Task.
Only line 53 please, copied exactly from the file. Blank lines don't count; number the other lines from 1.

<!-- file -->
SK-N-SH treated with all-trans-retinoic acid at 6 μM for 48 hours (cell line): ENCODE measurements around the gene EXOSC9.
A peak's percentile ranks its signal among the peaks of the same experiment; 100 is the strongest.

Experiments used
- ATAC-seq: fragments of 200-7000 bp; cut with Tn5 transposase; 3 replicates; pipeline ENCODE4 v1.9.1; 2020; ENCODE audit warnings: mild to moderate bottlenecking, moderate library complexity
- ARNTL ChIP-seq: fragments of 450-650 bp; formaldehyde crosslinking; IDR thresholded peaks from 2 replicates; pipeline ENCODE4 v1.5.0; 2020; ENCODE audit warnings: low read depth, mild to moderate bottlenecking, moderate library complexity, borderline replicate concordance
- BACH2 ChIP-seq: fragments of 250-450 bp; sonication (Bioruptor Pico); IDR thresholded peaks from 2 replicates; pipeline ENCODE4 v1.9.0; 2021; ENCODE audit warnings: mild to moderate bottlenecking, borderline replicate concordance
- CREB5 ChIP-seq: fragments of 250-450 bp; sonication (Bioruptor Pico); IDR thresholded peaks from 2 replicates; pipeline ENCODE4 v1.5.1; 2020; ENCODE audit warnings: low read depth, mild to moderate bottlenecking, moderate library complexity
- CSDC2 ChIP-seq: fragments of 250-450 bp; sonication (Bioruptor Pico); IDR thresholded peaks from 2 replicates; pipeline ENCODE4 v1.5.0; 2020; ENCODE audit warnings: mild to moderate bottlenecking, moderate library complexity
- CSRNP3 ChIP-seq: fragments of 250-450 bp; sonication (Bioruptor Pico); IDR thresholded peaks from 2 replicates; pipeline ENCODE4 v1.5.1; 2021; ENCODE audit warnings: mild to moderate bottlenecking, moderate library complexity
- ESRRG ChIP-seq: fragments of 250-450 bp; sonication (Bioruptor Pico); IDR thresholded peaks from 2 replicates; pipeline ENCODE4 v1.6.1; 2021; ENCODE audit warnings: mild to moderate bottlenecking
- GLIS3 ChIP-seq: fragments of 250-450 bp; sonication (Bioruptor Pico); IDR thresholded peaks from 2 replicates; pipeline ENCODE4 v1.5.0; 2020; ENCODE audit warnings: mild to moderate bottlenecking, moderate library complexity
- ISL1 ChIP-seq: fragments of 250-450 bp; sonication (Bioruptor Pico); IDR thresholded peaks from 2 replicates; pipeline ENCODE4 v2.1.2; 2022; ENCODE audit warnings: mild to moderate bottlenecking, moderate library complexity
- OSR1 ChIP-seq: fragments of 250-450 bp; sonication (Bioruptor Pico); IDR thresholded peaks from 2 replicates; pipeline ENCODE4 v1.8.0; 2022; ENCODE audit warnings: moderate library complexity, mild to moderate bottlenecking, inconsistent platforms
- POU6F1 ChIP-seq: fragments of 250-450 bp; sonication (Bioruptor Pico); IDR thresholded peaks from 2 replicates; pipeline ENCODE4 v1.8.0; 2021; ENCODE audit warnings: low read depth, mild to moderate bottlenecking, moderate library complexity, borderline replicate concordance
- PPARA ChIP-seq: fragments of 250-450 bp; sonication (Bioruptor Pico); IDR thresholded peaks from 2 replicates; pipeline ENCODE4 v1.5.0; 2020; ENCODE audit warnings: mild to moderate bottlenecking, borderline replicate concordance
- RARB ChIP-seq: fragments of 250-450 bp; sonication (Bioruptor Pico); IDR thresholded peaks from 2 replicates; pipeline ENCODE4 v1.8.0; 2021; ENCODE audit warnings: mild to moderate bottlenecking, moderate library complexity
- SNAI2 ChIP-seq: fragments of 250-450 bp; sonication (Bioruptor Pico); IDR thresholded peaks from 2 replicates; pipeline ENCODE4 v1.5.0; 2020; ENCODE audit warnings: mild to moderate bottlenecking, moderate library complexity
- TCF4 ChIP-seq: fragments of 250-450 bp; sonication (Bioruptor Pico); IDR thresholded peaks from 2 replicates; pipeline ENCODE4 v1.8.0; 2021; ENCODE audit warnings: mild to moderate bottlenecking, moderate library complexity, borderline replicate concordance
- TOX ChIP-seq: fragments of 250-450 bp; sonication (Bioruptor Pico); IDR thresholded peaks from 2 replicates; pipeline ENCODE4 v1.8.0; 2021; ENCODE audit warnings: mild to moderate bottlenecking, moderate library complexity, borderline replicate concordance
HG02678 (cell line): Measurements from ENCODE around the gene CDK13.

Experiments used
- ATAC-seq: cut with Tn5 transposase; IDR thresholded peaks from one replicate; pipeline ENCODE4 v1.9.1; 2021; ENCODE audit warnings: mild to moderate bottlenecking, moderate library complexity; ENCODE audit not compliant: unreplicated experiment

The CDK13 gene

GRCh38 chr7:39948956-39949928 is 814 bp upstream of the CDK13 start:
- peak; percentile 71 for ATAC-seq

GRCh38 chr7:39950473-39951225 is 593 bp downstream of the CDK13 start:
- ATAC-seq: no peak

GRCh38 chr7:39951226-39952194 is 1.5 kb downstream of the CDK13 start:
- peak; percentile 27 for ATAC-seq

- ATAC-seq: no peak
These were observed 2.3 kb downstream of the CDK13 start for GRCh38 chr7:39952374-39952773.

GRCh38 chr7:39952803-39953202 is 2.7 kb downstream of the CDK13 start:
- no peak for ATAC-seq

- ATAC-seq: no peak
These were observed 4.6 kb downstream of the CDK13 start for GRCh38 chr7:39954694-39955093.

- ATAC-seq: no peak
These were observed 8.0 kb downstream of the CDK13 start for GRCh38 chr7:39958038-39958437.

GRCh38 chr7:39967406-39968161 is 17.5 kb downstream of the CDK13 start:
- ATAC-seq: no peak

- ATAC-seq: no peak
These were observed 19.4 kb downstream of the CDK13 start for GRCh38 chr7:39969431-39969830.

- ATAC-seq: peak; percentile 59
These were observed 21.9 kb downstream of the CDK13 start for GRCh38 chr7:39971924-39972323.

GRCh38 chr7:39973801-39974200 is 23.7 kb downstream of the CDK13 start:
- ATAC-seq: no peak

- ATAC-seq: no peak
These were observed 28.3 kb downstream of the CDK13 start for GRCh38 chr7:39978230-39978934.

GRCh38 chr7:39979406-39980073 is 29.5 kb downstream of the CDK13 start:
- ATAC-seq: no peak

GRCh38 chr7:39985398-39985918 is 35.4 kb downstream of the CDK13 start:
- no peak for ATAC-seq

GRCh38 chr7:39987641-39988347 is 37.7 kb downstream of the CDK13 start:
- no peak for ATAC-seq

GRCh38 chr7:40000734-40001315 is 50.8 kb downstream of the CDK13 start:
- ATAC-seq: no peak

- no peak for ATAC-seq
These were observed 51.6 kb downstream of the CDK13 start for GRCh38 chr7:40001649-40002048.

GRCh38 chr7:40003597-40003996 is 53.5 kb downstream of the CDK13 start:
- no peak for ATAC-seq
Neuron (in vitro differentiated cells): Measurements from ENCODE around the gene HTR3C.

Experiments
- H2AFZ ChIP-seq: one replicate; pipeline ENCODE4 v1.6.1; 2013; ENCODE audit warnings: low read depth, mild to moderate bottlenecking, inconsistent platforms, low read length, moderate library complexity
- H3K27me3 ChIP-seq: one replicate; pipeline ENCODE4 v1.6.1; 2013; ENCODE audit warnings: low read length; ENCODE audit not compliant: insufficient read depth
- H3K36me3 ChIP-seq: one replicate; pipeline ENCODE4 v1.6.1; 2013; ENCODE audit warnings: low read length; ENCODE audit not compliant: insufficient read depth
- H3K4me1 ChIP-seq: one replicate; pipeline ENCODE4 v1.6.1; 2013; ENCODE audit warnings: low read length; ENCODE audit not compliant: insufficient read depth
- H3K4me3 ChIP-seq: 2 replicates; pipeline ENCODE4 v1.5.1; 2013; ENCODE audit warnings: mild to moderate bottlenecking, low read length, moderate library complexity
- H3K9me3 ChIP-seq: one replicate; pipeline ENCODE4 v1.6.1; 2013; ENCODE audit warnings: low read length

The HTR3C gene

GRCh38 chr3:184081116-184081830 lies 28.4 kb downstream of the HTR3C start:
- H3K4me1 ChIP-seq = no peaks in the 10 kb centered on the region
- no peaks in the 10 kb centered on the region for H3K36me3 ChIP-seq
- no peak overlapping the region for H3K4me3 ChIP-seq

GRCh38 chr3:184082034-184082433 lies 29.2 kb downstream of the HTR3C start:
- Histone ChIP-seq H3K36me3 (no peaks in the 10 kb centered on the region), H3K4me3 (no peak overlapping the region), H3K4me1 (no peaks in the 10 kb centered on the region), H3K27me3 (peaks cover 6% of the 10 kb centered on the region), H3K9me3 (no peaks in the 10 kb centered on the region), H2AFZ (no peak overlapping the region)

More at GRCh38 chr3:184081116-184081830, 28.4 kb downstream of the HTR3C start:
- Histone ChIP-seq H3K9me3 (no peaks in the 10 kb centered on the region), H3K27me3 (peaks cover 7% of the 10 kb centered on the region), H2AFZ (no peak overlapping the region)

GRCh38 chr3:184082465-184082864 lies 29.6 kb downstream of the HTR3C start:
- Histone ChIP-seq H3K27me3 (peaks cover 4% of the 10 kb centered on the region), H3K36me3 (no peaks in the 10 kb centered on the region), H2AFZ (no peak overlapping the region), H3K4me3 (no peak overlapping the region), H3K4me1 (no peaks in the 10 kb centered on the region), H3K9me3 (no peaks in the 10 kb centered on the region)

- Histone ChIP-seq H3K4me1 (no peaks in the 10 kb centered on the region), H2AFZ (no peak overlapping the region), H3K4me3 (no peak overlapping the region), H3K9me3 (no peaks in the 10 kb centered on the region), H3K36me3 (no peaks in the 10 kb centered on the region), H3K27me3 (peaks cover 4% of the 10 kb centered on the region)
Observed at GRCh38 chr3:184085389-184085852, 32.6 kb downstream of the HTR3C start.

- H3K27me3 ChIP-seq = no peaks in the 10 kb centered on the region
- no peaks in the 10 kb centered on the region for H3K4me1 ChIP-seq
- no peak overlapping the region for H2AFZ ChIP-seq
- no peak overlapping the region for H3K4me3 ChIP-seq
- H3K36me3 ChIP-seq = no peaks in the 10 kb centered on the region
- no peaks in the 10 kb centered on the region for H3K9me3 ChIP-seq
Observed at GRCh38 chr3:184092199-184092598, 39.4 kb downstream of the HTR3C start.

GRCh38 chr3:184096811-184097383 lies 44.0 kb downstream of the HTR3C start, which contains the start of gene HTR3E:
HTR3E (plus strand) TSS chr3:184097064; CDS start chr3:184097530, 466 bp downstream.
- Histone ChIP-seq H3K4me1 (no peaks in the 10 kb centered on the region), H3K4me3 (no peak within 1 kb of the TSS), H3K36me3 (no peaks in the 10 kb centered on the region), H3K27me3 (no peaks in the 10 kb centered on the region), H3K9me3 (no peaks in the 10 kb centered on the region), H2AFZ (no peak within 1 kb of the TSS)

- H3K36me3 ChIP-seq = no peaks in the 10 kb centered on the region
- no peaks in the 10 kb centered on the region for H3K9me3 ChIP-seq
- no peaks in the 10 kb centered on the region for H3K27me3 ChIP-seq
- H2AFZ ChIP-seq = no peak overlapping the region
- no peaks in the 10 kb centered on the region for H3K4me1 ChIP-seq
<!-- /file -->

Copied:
- no peak for ATAC-seq